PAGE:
But I giving you lots of examples. I mean, is that enough or you want more?
Dan Kennedy: Yeah. Well, what it does, I mean, so in many of those examples at the very kind of grainy tactical level, you've got the risk reversal.
But bigger. It is about this focus on the on ... And you rattled off the categories of the transformational experience of the client, not on the product service proposition, value proposition, et cetera.
I have an internal Disney document that actually was tucked inside an old Disney training manual that I bought at an auction. And it's handwritten. I don't know whose handwriting it is, but it has the page divided in the middle. I've done this at some of my books coincidentally. And in this case, our website, it has the business people think we're in. And then on the other side, it has the business we're actually in. And then, on the business people think we're in, the person wrote, "Movies." And then, on the side, the business we're really in, there's 22 or 23 items, the last one of which is movies. And the other items are reinforcing the morals and values that parents want their kids to have. And there's 22 of those. And finally arriving at, yeah, oh, by the way, we do all this with movies. And I think very few people ever really make that list. They confuse their deliverable, as I usually put it, with the business they're in, when in reality, those are two very different things. And you got to it brilliantly. And a lot of people just miss it entirely.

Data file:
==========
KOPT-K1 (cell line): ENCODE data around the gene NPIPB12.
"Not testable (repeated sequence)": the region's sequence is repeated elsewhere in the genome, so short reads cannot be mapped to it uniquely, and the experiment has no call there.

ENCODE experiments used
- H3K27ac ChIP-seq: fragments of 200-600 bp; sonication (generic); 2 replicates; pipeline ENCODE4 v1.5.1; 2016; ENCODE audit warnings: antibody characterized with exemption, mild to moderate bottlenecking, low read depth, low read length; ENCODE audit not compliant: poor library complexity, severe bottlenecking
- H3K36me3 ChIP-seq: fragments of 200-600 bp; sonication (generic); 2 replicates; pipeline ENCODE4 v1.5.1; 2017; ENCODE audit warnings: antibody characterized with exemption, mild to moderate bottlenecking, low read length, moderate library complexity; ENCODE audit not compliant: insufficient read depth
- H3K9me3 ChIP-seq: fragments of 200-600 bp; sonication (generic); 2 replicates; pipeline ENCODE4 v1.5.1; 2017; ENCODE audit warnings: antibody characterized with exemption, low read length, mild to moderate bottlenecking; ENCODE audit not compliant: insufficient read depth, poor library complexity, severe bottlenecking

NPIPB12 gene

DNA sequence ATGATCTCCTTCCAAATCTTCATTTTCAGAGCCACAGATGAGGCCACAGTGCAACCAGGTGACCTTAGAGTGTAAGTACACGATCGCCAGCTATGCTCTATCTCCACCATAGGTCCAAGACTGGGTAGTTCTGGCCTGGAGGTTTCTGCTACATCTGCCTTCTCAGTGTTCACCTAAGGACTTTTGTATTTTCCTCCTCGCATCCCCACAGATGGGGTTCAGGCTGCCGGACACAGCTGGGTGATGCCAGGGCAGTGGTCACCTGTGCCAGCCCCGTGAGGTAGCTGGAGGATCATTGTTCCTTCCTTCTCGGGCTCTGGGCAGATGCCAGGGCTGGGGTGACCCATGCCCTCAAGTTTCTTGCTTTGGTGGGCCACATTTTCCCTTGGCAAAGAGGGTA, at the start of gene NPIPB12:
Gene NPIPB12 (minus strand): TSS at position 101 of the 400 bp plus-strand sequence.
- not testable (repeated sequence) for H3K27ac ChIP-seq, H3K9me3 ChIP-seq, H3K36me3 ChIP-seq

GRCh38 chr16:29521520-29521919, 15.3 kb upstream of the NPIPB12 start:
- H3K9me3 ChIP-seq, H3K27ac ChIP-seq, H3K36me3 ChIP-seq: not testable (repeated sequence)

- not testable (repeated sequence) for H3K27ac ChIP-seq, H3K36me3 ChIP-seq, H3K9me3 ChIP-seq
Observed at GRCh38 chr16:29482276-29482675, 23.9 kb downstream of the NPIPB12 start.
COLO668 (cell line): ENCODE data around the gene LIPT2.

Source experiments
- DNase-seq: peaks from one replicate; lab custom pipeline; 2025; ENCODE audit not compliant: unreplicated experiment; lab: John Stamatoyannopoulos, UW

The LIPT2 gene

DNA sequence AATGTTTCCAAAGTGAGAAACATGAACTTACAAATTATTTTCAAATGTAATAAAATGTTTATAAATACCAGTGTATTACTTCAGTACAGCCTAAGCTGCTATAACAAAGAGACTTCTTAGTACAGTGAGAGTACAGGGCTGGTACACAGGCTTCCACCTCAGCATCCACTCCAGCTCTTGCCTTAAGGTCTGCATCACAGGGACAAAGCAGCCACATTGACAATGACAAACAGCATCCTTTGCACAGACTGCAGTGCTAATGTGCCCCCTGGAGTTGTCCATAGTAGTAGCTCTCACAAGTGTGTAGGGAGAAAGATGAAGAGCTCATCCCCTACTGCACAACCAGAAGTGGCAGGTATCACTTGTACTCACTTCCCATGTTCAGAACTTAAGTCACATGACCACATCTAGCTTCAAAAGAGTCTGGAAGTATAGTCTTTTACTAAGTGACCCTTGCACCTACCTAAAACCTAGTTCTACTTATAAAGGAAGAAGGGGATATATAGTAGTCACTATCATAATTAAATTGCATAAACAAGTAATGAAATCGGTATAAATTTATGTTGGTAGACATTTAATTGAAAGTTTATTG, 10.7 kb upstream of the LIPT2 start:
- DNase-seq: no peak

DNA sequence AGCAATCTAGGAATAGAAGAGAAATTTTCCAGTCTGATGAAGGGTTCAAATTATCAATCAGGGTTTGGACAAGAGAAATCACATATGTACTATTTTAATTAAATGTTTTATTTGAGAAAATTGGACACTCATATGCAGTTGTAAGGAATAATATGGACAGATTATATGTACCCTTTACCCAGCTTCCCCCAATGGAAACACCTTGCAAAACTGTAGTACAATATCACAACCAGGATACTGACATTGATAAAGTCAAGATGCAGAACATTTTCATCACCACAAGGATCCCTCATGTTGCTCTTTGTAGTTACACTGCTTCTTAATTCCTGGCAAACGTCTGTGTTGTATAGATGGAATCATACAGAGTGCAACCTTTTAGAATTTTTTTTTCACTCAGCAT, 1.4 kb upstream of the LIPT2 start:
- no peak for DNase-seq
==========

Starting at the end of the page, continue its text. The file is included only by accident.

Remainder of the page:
Jay Abraham: Yeah. Well, if I can respectfully interrupt, when I teach it informally, I say, even if you're an ice cream vendor, you're doing it because you have the joy of knowing that an adult who's getting an ice cream cone is getting a reprieve from the insanity of their life for 15 minutes there, getting a nostalgic reinforcement of a better, easier, less stressful time. And you're able to make that possible not just by scooping it and vending it, but by being there, by smiling and people don't realize that they think that's a lot of ... I don't know if the word I want to use is tangential or wasteful, but there's something. And whether you hit on this or not, I probably should preemptively say one of the things I think I am, it's not arrogant, it's clinical, more focused on than most is nuances. I don't think most people understand nuances.